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What Are Articles of Clerkship?

By Marlene Garcia
Updated Mar 03, 2024
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Articles of clerkship refer to a training contract between lawyers and graduating law students, usually involving a two-year commitment. Some countries, including the United Kingdom, Australia, and Africa, require articles of clerkship before permitting graduates to practice law. Articled clerks usually gain experience in civil and criminal law by rotating among attorneys, often called solicitors, inside or outside the firm. Some regions no longer use the term, but simply refer to them as training contracts. The contracts typically must be registered with an agency that oversees the legal profession.

In South Africa, articles of clerkship require registration with the law society in the region where the contract is signed. The sponsoring solicitor assures the agency that the clerk meets all educational requirements to qualify for training. A law school graduate must also provide information needed to register the articles of clerkship.

Character references might be required to show the student is morally and emotionally qualified to become an attorney. The law society might also require proof of age and completion of law school. The application form for registration of articles of clerkship must be signed by the student and practicing attorney, and received by the regulating agency before any training begins.

Mentoring represents an important part of the clerkship, with periodic performance evaluations to assess progress. An articled clerk typically rotates every few months to learn a different facet of law, called a seat. Working with a new mentor for each seat might give a clerk valuable experience practicing different types of law.

Areas of training typically include drafting legal documents and taking dispositions from witnesses. Civil law experience might involve land disputes and commercial litigation over copyright issues. The clerk usually performs legal research in civil and criminal matters, and typically writes briefs and indictments. He or she might also work closely with victims of crime in criminal cases.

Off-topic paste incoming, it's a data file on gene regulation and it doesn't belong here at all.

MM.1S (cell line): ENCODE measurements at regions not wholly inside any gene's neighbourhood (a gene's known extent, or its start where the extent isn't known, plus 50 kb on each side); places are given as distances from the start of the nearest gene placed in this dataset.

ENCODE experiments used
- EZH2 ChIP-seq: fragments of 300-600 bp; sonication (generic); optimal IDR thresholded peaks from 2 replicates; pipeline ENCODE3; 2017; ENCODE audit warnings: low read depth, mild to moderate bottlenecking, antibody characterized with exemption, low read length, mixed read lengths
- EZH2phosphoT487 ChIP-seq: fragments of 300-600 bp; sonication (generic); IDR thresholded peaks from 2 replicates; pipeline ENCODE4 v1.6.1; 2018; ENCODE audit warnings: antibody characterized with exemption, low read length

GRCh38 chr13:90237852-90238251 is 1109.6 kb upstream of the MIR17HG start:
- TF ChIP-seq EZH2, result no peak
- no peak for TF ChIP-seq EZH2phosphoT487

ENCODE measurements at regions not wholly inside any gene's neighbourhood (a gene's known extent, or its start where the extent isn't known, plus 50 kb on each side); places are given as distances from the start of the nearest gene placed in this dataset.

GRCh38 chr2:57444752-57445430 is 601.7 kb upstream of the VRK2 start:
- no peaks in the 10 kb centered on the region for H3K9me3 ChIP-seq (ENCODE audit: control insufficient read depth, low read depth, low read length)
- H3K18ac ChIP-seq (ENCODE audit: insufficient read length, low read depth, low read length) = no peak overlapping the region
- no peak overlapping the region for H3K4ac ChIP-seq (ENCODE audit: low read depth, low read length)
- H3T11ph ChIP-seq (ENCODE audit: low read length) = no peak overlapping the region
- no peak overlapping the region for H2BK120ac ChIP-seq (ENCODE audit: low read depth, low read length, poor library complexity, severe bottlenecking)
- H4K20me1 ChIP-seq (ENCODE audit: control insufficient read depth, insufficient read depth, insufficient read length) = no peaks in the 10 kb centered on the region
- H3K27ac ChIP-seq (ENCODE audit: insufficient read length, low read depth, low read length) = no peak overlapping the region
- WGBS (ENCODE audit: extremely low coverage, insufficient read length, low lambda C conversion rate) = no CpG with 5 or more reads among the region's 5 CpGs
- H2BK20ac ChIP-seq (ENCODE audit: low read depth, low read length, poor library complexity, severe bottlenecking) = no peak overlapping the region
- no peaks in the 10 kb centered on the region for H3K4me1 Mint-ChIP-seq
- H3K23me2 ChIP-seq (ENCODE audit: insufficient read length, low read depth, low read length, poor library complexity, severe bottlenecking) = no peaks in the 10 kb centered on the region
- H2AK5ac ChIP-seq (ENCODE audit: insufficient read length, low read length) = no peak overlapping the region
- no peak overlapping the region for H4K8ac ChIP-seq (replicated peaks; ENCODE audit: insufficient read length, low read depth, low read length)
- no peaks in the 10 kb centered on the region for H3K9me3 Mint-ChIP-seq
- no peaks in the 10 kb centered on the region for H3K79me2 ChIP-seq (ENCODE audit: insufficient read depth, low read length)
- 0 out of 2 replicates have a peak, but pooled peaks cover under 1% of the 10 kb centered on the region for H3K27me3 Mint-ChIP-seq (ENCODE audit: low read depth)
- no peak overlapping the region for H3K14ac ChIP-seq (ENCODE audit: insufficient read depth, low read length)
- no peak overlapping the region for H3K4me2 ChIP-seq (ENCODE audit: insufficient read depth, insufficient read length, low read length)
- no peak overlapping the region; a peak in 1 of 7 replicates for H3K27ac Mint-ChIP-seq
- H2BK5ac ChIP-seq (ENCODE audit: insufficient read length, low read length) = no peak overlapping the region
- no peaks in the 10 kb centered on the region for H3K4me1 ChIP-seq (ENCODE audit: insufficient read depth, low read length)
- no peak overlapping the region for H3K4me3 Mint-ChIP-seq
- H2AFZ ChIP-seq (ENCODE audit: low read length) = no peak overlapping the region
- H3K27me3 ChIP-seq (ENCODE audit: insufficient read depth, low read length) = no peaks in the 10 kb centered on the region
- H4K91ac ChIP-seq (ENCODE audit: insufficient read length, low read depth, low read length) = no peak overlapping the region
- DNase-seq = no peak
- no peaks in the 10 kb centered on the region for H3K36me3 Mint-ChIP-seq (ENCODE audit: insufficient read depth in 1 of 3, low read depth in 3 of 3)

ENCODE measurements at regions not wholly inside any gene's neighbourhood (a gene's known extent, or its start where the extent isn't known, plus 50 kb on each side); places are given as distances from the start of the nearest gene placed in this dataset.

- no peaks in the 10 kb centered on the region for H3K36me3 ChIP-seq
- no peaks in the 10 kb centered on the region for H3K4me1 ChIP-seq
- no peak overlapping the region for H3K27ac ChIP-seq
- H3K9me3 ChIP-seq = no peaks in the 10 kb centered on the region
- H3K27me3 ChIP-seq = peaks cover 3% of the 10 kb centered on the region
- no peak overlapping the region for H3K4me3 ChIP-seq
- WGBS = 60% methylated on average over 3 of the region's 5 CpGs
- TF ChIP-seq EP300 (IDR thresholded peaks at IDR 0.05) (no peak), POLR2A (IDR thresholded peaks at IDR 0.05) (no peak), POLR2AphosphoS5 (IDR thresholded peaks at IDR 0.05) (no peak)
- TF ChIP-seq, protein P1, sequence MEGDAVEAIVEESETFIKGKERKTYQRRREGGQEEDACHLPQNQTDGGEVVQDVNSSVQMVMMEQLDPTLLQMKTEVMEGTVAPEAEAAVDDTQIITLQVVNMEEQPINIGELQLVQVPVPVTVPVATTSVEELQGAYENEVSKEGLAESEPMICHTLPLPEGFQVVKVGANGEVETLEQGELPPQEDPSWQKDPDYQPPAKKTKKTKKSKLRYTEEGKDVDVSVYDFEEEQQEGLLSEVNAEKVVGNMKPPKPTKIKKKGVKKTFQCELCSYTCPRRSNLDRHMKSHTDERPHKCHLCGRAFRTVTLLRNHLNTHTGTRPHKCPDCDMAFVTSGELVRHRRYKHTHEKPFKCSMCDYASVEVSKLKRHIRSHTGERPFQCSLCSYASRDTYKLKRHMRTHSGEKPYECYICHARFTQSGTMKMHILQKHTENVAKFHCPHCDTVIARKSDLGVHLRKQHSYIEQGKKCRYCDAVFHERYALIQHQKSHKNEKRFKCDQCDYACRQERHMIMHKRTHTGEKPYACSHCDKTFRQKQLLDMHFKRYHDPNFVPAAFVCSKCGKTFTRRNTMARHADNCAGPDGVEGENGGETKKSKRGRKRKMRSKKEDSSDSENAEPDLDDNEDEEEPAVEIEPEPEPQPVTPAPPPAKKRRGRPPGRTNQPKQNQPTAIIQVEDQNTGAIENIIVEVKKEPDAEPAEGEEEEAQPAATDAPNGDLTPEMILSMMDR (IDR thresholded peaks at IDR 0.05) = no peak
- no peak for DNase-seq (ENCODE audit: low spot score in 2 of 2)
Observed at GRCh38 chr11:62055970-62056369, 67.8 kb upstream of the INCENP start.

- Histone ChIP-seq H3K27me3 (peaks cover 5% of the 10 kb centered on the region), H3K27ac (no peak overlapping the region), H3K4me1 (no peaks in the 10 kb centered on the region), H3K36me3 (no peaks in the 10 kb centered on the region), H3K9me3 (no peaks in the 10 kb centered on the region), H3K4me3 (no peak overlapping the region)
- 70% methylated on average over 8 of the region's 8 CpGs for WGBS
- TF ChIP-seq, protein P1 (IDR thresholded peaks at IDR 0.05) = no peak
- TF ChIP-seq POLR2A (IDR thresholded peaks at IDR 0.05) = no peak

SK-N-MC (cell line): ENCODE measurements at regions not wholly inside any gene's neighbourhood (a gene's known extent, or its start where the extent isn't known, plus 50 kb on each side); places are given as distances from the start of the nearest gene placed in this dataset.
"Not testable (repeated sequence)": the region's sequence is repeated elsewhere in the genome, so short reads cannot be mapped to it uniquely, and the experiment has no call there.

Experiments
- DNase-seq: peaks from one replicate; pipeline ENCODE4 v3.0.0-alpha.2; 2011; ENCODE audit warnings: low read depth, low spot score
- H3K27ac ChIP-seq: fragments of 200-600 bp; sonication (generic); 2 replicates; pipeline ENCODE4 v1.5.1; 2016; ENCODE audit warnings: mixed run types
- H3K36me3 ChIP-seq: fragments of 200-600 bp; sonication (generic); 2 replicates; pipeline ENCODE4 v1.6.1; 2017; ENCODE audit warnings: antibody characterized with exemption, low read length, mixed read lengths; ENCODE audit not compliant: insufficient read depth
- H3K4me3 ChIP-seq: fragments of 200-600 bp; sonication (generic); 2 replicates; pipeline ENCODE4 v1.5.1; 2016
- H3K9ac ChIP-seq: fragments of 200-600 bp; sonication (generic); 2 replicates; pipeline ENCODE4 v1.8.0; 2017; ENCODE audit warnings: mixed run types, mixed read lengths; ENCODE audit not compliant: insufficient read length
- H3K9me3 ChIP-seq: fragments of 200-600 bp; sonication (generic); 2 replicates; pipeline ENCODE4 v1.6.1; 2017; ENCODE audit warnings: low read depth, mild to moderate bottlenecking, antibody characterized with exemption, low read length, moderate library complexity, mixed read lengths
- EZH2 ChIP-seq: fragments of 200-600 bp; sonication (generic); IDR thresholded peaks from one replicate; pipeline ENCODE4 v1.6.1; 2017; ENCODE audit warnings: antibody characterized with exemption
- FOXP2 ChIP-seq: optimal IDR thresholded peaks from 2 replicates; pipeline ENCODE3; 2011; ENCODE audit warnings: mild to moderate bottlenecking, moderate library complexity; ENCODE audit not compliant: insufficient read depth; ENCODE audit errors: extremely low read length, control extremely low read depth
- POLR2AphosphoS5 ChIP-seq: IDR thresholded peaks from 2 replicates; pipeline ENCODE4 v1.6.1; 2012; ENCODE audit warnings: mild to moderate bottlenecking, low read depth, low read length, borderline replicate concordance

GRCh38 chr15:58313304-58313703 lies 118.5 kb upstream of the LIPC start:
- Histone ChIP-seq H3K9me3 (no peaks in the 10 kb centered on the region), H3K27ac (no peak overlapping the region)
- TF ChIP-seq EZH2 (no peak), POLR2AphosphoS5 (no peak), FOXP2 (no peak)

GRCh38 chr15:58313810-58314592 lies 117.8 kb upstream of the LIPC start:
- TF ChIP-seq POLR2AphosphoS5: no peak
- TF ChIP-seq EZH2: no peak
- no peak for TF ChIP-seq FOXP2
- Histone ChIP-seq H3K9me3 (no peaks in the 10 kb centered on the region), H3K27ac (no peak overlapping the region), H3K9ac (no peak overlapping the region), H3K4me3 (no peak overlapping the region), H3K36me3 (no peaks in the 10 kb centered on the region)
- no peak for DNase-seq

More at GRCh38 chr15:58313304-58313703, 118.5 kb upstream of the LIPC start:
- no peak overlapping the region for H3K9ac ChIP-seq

Other duties performed by clerks include participating in meetings with judges in chambers. They might also research prior court cases when assisting with appeals. Opportunities to examine or cross-examine witnesses during trial generally vary by law firm.

Some law offices provide opportunities for clerks to attend seminars or training courses during the clerkship. Articled clerks might also spend time learning the legislative process and assist in drafting bills. Permanent jobs after training are not guaranteed, but a high percentage of students who participate in articles of clerkship stay with the firms where they trained.

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Discussion Comments

By Melonlity — On Jun 19, 2014

@ Terrificli @Markerrag -- here is a bit of relevant trivia. There was a time in the United States when people who wanted to become lawyers had to apprentice with one. The bar exam was usually given by a local judge. The apprentices who passed those tests were admitted to practice on the judge's recommendation.

Times have changed.

By Markerrag — On Jun 18, 2014

@Terrificli -- all the more reason that law schools should strongly encourage students to take on clerkships with practicing attorneys while in law school. That is a fairly common practice and should be strongly encouraged. At this point, one might risk complete rebellion is radically altering the way graduates are admitted to the bar now.

It is also important to point out that a lot of law schools have both civil and legal clinics. Students can prosecute or defend in minor criminal cases and handle some civil cases, too. Perhaps a good way to make sure attorneys get that important, real world experience is to make those courses part of the mandatory curriculum.

That wouldn't be nearly as jarring as requiring law school graduates to effectively clerk for a couple of years before they can get their law licenses.

By Terrificli — On Jun 17, 2014

It would be great if law school graduates had to go through one of these before they could practice law. Law school is great about teaching people about constitutional law and how the laws in the nation evolved, but not so great at teaching people who to file lawsuits, try to keep people out of jail on driving while intoxicated charges, etc.

The profession would be much better off if lawyers had to get real world experience instead of learning to practice by taking cases for paying clients.

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